Meditation on DC's Killing Fields

August 8, 2019

So many places to die in dc

in a car

on the bus

on the corner

with a mother

only a whisper away…


Those are words from a poem titled “Dying” that I wrote in the 1980s. I pulled it out this week after learning of the murder of 11-year-old Karon Brown, following what appears to have been a brawl at a McDonald’s in Ward 8. His death caused me to reflect on the distance the city has traveled over the past three decades. 


Sadly, in some communities far too little has changed; things may have gotten worse. It’s hard to understand the mindset of a 29-year-old man who would, as is alleged, chase down the car that Karon had jumped into hoping to escape the violence. It’s even more difficult to fathom that a grown man also would deliberately fire multiple shots into that vehicle with the intent of harming that child. Instead of quelling an argument that began among children, he and other adults exacerbated the conflict, eventually becoming directly involved.


Help us!


Who are these people? Have they no decency, no morals or values? Does not a life, particularly a young life, mean anything?


DC Police Chief Peter Newsham and his officers subsequently found the shooting suspect, Tony Antoine McClam, standing on the platform of the Columbia Heights Metro station; reportedly when he was arrested, he was carrying a 9mm cartridge in his pocket. Presumably any other adults who were involved will be held accountable, too.

The chief and Mayor Muriel Bowser have asserted that there are too many guns on DC’s streets. They have implemented an aggressive campaign to reduce the number of illegal weapons, including pleading with residents to identify those who possess them. This week the mayor encouraged residents to install security cameras on their homes, serving as an additional surveillance network for law enforcement. 


Bowser can point to those actions as an indication that her administration is serious and that the government is doing something. In fairness, the mayor and DC Council have sought to tackle the problem of random crime and unexplained violence in the city.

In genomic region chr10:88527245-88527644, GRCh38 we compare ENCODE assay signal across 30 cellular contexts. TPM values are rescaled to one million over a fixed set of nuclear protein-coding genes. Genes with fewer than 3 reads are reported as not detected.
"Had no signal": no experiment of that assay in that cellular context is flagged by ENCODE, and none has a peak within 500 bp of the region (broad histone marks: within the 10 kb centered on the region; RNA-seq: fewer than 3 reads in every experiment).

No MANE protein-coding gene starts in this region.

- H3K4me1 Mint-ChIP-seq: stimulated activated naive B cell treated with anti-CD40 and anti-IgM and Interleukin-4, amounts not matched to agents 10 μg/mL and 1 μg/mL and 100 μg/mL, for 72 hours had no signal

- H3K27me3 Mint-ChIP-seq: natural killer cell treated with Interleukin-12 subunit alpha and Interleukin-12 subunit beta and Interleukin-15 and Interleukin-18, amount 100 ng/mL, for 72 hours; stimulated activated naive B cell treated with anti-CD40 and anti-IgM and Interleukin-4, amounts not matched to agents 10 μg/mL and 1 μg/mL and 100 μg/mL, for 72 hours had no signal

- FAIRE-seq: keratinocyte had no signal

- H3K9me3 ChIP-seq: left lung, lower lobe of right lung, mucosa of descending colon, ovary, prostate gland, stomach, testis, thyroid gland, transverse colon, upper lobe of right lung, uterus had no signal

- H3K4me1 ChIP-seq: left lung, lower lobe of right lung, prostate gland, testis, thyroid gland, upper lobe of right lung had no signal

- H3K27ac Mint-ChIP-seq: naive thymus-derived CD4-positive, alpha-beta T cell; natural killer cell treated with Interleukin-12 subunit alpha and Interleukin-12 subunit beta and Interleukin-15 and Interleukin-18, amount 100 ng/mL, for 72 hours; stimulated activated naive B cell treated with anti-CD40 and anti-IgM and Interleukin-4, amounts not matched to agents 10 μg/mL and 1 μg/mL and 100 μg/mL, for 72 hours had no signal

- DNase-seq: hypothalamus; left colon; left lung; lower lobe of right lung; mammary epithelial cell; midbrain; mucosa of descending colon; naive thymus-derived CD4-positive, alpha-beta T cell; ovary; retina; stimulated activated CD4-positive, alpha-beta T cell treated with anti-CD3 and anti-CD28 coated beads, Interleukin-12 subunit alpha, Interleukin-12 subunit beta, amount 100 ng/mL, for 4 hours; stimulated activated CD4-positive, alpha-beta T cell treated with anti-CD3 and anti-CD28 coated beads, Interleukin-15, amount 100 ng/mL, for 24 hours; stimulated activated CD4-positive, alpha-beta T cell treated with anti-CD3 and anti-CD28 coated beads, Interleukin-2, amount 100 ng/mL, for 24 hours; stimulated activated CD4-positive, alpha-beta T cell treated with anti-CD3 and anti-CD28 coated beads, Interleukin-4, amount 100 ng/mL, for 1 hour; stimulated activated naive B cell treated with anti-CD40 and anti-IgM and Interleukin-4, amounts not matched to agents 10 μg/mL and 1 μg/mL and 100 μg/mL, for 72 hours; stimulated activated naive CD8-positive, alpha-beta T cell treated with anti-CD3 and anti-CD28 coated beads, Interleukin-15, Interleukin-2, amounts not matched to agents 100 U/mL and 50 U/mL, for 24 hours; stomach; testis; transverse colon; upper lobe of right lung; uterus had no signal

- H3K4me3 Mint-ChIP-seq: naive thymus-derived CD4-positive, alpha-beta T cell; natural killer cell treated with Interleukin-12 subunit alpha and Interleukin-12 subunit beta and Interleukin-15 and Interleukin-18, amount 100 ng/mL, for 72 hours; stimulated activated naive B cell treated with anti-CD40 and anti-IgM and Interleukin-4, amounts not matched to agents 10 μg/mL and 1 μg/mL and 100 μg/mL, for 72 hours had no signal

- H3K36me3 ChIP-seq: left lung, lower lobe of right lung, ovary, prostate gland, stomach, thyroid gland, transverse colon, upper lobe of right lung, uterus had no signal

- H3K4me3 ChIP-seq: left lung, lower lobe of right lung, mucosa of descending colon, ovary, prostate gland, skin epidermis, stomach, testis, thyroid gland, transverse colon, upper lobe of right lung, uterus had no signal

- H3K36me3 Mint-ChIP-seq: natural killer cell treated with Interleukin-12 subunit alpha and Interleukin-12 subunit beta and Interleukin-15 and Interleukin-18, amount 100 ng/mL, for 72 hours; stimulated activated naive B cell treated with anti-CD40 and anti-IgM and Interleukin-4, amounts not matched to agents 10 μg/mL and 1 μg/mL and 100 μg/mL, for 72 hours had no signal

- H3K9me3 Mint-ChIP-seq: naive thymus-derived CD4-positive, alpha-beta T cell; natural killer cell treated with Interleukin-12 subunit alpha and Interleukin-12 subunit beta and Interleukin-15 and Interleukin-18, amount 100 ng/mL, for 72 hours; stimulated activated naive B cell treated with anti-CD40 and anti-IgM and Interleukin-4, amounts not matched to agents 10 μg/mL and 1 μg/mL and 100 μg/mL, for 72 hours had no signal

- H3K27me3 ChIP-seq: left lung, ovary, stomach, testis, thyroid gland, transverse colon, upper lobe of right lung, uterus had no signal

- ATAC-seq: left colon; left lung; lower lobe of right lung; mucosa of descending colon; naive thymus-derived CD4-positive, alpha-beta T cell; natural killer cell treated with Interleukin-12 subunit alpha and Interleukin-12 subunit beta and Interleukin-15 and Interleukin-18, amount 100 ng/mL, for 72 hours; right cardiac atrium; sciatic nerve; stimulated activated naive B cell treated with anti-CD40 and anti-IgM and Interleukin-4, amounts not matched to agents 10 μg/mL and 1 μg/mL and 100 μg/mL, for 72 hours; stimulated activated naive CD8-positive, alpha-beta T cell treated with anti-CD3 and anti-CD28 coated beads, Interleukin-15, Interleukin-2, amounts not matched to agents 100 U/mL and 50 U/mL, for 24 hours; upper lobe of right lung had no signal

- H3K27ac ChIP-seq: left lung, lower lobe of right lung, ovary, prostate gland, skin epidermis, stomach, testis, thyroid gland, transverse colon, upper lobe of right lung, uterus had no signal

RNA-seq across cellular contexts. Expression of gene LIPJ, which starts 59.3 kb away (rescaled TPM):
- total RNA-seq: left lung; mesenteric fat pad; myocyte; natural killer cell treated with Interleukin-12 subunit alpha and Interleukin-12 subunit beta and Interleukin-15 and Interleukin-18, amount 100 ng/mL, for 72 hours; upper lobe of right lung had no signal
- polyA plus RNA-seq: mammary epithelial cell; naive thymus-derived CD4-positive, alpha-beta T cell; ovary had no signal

They launched the highly touted Cure the Streets. Run out of the Office of the Attorney General, that program dispatches so-called violence interrupters to target neighborhood hotspots to prevent potential conflicts. The DC Council also appropriated millions of dollars to establish the Office of Neighborhood Safety and Engagement (ONSE), which is supposed to help “address violence in the District while assisting families dealing with the grief and trauma caused by these occurrences.” Additionally, at Bowser’s request, legislators set aside money in the 2020 budget for three trauma centers based in communities east of the Anacostia River.


Attorney General Karl Racine has announced that starting today and continuing through Monday, there will be a series of community meetings to explain the inner workings of Cure the Streets. 


“Any gun-related death in the District is unacceptable, but it is particularly heartbreaking when the victim is a child. The number of shootings and homicides this year have ravaged our community with trauma and grief and will have a profound and long-term impact on their well-being,” Racine told me via email. He said Cure the Streets violence interrupters currently are working in two defined sites in wards 5 and 8; he is looking “forward to expanding to other areas in our city with high level of shootings and homicides in order to save lives.”


That sounds good. However, the problem of violence confronting this city and other urban centers is far more complex than just removing guns or adding new territory for the interrupters. “Until adults assume our rightful position in our community and within our families, we will continue to experience chaos,” David Miller, founder and director of the organization Dare to Be King Project, recently asserted on Facebook. A nonprofit organization, Dare to Be King has been focused on the development and empowerment of young boys of color in the United States and parts of Africa.


It’s worth noting that Karon, with his 12-year-old brother, had been sent to buy food for an older sister. Why didn’t she accompany them? Where were their parents? Could their presence have saved Karon’s life?